Ethnicity and Health: How Can We Maximize Urban Green Space for Health Promotion?

by Jenny Roe, Ph.D. and Alice Roe
Originally published on The Centre for Urban Design and Mental Health (UD/MH) blog, here. [Jenny Roe, Ph.D., is Director of the Center for Design and Health, School of Architecture, University of Virginia. Her recent talk, at our sponsored lecture series, can be found here.]


Access to parks and urban green space facilitates exposure to nature, exercise and social opportunities that have positive impacts on both physical and mental health. In the last decade, rates of migration have risen dramatically across the globe: by 2038, it’s expected that half of London’s residents will be of a black and minority ethnic origin (BME). Our cities, towns and communities are becoming increasingly multicultural and, yet there are inequalities. A recent report by the Equalities and Human Rights Commission showed that in the UK, ethnic minorities are experiencing worse health outcomes. This is particularly the case for mental health: in 2012, the proportion of adults in England who were at risk of poor mental health was found to be higher among Pakistani/Bangladeshi and African/Caribbean/Black respondents than White respondents, and there were inequalities in accessing healthcare.

Hence, it is increasingly important that research reflects the diverse make-up of these populations. A new study has sought to better understand the differences in use and perception of urban green space among BME groups in the UK, and illustrated the need for park facilitators to accommodate the needs, attitudes and interests of our multicultural population.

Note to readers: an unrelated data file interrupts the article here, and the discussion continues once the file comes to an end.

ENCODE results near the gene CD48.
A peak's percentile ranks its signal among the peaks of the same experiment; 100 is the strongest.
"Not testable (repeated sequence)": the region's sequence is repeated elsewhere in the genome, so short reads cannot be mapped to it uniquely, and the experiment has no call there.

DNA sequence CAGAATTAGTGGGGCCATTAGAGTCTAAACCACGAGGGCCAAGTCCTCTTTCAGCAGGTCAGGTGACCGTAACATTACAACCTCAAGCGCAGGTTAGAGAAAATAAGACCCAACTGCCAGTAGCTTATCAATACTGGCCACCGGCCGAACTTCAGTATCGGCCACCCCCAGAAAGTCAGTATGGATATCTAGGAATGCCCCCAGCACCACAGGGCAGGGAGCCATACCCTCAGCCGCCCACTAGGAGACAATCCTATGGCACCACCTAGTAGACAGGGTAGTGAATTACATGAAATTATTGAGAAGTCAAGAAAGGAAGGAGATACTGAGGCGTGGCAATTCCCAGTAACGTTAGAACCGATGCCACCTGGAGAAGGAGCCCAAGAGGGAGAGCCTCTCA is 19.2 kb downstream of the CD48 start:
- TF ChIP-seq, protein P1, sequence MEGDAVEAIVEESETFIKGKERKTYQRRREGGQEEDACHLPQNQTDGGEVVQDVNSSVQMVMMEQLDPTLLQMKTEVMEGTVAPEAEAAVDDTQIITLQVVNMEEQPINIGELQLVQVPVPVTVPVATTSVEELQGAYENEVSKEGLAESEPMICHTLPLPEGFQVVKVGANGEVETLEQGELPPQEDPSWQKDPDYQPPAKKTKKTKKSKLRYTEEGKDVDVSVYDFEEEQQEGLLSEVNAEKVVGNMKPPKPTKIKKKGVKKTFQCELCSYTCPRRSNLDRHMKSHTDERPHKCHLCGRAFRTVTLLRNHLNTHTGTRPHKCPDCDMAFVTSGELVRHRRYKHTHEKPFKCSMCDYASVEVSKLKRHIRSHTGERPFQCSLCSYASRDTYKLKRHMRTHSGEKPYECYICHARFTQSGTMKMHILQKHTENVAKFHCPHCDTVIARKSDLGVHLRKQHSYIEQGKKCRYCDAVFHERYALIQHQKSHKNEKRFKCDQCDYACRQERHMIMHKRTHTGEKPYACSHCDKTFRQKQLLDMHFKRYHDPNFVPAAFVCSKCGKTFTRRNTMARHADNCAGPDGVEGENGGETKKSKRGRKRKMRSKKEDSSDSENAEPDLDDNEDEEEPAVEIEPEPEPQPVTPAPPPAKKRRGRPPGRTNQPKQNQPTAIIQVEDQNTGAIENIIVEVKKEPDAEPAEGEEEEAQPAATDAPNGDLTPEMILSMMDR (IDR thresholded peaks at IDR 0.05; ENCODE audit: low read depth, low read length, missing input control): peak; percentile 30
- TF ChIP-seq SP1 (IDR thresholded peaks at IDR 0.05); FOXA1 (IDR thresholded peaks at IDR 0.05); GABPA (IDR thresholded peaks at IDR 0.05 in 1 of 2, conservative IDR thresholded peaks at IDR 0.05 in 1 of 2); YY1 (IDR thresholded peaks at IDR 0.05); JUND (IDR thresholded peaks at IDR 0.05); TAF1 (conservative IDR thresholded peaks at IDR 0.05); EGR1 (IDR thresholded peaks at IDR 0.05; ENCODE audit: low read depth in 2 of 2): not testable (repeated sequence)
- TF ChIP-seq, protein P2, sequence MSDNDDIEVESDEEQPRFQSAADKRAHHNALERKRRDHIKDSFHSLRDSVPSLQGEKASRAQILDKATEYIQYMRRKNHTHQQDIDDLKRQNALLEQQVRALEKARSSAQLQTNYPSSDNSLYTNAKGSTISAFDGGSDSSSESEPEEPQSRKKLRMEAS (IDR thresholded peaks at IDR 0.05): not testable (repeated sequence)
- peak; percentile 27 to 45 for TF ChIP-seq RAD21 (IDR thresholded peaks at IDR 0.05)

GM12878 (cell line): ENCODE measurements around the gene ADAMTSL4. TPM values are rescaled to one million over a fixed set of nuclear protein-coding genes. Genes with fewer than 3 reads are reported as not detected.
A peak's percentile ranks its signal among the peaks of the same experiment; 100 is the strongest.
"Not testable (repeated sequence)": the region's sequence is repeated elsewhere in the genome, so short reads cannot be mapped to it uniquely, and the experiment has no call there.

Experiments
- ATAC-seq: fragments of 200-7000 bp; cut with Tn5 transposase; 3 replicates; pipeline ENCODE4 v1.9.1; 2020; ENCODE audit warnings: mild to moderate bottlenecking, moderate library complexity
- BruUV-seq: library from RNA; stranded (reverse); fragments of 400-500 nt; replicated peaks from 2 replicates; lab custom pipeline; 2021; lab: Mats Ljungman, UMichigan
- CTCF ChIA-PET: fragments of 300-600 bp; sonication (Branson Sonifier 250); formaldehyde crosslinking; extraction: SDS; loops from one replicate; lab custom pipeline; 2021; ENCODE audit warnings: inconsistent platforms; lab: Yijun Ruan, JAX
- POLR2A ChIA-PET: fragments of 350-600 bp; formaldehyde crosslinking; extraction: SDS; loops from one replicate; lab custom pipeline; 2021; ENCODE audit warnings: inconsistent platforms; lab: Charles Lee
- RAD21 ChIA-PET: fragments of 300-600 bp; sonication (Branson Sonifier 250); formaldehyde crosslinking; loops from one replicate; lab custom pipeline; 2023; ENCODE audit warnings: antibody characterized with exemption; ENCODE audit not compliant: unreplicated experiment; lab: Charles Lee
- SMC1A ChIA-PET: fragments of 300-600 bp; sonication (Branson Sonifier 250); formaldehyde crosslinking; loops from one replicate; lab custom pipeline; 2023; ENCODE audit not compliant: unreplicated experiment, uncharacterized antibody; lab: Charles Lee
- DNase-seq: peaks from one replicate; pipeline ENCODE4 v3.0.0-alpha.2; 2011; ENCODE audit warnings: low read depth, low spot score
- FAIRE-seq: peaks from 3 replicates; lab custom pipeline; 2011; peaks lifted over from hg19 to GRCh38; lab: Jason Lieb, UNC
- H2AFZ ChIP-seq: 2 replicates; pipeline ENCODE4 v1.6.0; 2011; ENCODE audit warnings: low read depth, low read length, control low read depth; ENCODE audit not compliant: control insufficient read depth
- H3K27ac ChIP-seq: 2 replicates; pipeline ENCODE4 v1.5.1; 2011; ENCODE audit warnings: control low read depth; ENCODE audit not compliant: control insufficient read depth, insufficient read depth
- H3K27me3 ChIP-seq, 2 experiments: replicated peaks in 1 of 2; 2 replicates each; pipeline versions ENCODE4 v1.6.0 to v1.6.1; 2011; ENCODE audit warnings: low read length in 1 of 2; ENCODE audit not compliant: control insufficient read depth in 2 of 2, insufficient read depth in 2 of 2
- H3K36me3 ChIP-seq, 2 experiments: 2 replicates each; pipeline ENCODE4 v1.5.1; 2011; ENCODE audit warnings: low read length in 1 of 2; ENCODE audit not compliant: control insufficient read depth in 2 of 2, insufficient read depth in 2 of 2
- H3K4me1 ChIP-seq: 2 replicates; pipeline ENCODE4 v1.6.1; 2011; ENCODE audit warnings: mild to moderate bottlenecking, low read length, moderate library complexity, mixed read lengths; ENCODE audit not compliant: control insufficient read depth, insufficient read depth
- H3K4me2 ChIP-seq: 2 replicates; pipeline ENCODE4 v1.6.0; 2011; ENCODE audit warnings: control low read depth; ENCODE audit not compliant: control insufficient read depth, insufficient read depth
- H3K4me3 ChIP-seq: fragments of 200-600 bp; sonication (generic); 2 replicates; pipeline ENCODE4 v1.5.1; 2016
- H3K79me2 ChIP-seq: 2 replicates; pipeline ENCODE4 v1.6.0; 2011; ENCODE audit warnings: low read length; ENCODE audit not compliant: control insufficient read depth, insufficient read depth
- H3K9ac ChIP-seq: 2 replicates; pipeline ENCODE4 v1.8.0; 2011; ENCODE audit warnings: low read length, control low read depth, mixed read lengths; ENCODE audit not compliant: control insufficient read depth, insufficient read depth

Several reviews have recently synthesized evidence showing the health benefits of contact with green space across a variety of international contexts but evidence of benefits by race/ethnicity is a notable gap. Given that BME groups in the UK generally suffer from poorer health and a wide range of environmental inequalities – perceiving their local open space to be poor in quality and reporting lower levels of use – the possible benefits of research into the relationships between green space, health and ethnicity is huge. While past studies have begun to identify different patterns of use and preference by ethnic minorities in urban green space, compared with white British populations, there is a need to better identify the underlying – and intrinsic – motivations behind these diverse behaviors. The study, conducted by Jenny Roe, Peter Aspinall and Catharine Ward Thompson, addresses this gap by exploring the role of urban green space in promoting general health within deprived urban communities in England.  The study took an usual approach by exploring how aspects of social wellbeing – feelings of loneliness, perceptions of trust in the local neighborhood, and place belonging – relate to general health, alongside the physical neighborhood characteristics of deprived BME and white British communities, including perceptions and use of local green space.